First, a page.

Yes, I think so. These days we are finding out that almost every star out there has planets, some of which are likely inhabitable. Following something called “Drake’s equation” (well, it’s just common sense, really!), the probability of there being a planet with an alien civilization out there equals the probability of there being a planet at the right distance from its star (and we are pretty much certain there are many of those), multiplied by the probability that life has been born on that planet, multiplied by the probability that this life has managed to reach the stage of being intelligent, etc.
All in all, I think that the presence of simple life (bacteria, algae) elsewhere is almost a given. Animal or vegetal life is a good possibility. Intelligent life and other civilizations? Possibly, but I doubt we’ll ever hear from them. Relativity forbids faster-than-light travel, and with the existing distances between stars and planets, it’s hard to think we could ever get in touch with such a civilization – unless we (or they) find a way to break the rules somehow. There’s also the issue of how long a civilization survives. Suppose that there had been a technological alien civilization near our system, on Alpha Centauri (that’s around 3 light years, a joke for space distances), while on Earth there was the Roman Empire. We would have been able to receive this civilization’s radio signals loud and clear, and even communicated with them, but we couldn’t – we didn’t have radios. Now it’s been 2000 years, and we have radios – but maybe they had a nuclear war, or a catastrophe or some other kind, and they died out or regressed to a non technological stage of civilization. So we still can’t communicate. The problem here is not just being separated by space – it’s also the possibility that we are separated by time!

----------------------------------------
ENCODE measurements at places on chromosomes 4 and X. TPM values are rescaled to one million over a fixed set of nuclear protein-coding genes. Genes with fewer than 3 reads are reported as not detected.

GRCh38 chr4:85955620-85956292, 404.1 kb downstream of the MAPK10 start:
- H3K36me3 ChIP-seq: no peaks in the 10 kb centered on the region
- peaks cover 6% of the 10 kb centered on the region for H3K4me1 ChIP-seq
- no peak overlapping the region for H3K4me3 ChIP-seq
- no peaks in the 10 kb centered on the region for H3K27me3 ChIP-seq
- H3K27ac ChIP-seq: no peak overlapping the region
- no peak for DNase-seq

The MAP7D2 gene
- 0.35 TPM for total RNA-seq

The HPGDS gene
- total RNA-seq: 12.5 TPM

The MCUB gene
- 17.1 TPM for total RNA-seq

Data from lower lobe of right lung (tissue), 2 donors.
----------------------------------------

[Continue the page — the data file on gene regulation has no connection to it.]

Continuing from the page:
I agree with Simone, it does seem likely that there is life elsewhere. Take, for example, the Kepler telescope, which NASA has been using to look for ther planets in our galaxy. They’ve found over 3000 planets already!
Based on the tiny area of the Galaxy the Kepler telescope has been looking at, scientists have estimated that the results indicate there are probably around 17 billion Earth-sized planets in our Galaxy. It seems likely that on at least one of those, there would be some form of life. And that’s not even considering other Galaxies!!